Poetry and Prayer 

Marge Piercy joins Temple Emanu-el for four unique events.

When Marge Piercy was a little girl growing up in Detroit, her grandmother entranced her with old Jewish tales.

"My grandmother Hannah, who lived with us part of every year and shared my bed in our tiny house, was a storyteller in the shtetl mold," Piercy wrote in the New York Times. "She told me tales of the golem, Lilith, dybbuks, flying rabbis -- My mother told those stories too, but quite differently."

A novelist and poet who will be participating in four programs in Tucson this weekend, Piercy credits her Jewish female forebears with encouraging her literary gifts with the example of their stories. As a novelist, she wrote, "I always want to hear how the stories come out, what happens next."

But her mother and grandmother also gave her a religious identity. Piercy's father was a nonpracticing Protestant, but her mother and grandmother, herself the daughter of a Lithuanian rabbi, raised her as a Jew.

Yet it was not until the last 15 years or so that Piercy has gone deeply into her Jewish self. At the age of 50, she was Bat-Mitzvahed and began to delve into the Jewish renewal movement, founding Am ha-Yam, the havurah of Outer Cape Cod, where she now lives, and teaching at a Jewish retreat center. In 1999, she published The Art of Blessing the Day: Poems with a Jewish Theme, with Knopf, liturgical poems that are now used in rituals in homes and in some Reconstructionist and Reform congregations.

This weekend Piercy collaborates with Tucson's Temple Emanu-El in an unusual four-part examination of Judaism, spirituality and literature. All activities are free and open to the public and non-Jews are welcome.

The events begin at noon, Friday, March 23, at the UA Hillel Foundation, with a brown-bag discussion. In the evening, at the Temple, 225 N. Country Club Road, Piercy will be "part of the service," said Temple spokeswoman Vicki Spritz, "reading some of her poetry" and discussing the art of blessing Shabbat. The service begins at 8 p.m.

At noon Saturday at the Temple, at an informal roundtable discussion with Rabbi Samuel Cohon, Piercy will discuss "How poetry becomes prayer," Spritz said. The final event is at 7:30 p.m. Saturday at the Temple, when Piercy will lecture on the topic "Am I a Jewish Writer?"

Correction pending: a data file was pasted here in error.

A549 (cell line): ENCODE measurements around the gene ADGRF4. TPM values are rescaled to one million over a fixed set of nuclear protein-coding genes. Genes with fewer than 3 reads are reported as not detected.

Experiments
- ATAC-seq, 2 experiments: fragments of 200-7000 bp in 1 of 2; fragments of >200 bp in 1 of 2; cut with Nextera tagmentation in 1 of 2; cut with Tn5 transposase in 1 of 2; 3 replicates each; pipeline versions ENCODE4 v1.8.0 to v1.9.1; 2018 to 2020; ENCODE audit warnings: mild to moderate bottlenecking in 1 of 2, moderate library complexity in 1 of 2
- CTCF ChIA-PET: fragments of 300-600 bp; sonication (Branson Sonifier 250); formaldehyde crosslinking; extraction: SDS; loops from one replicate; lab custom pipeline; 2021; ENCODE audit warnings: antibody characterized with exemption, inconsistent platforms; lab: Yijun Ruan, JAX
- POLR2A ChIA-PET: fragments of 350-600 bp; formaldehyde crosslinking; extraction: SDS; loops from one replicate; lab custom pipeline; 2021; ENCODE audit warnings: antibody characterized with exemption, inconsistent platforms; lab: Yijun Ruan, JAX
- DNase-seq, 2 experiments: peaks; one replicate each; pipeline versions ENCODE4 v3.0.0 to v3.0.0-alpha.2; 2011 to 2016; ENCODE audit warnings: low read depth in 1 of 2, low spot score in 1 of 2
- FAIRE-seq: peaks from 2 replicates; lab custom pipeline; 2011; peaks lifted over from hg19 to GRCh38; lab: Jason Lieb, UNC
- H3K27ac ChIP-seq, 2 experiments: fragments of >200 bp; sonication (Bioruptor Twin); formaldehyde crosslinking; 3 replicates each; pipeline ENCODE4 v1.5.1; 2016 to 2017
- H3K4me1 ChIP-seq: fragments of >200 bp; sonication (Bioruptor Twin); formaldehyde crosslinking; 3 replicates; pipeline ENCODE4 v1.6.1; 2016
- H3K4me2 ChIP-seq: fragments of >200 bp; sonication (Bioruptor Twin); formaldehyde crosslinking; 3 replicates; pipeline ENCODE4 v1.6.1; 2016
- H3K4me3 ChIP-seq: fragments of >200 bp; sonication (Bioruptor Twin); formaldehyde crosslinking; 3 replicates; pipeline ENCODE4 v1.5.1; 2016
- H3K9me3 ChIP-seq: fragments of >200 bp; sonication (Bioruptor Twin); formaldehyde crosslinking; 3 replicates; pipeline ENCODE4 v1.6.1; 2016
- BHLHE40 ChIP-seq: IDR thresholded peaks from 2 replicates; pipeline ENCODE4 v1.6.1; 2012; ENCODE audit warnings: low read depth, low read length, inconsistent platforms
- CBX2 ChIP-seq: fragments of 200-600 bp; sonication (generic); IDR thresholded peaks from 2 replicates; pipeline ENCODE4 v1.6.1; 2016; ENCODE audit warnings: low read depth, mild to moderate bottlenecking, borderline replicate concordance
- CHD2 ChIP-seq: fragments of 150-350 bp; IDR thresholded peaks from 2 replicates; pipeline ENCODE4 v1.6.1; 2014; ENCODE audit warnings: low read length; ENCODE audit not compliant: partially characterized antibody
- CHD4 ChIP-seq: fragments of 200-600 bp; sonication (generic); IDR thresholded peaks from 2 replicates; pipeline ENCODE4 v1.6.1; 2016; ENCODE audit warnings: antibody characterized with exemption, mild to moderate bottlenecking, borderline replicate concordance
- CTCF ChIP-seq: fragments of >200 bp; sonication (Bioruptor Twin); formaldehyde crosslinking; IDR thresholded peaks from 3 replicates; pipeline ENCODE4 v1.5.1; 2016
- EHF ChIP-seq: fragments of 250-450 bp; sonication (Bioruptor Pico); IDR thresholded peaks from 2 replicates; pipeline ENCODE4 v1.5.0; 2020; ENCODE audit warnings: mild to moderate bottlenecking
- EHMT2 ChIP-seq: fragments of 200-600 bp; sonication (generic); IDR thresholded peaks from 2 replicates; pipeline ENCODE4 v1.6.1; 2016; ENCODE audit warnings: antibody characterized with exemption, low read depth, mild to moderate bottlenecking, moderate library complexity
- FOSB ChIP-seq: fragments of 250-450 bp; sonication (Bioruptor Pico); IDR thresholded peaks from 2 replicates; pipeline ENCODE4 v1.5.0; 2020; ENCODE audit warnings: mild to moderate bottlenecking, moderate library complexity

For more information call 327-4501.

More by Margaret Regan

  • Beguiling Narratives

    Artifact dances a Civil War story and an eerie Poe tale in dance/music concert
    • Sep 13, 2018
  • Good as Gold

    Scottish band The Tannahill Weavers pipe into town as part of 50th anniversary tour
    • Sep 6, 2018
  • Step by Step

    Local troupes and touring companies bring dance to life this fall
    • Aug 30, 2018
  • More »


Subscribe to this thread:

Add a comment

Readers also liked…

  • Role Play

    Live Theatre Workshop's Baskerville: A Sherlock Holmes Mystery has three actors playing about 40 characters.
    • Oct 19, 2017
  • Magical Musical

    ATC’s reimagined ‘Man of La Mancha’ is a spectacular triumph
    • Dec 14, 2017

The Range

Caddy Needs a Home

Giant Paper Flower Making Workshop at Craft Revolt

More »

Latest in Review

  • Chemistry Experiment

    Live Theatre Workshop tests whether love is just a side effect
    • Aug 2, 2018
  • Cabaret of Sunshine

    Invisible Theatre brings back its Sizzling Summer Sounds series
    • Jul 12, 2018
  • More »

Most Commented On

  • City of Refuge

    A new play revisits the 1980s Sanctuary Movement in Tucson
    • Aug 30, 2018
  • Setting the Stage

    The curtain rises on a new season of theater productions
    • Aug 30, 2018
  • More »

Facebook Activity

© 2018 Tucson Weekly | 7225 Mona Lisa Rd. Ste. 125, Tucson AZ 85741 | (520) 797-4384 | Powered by Foundation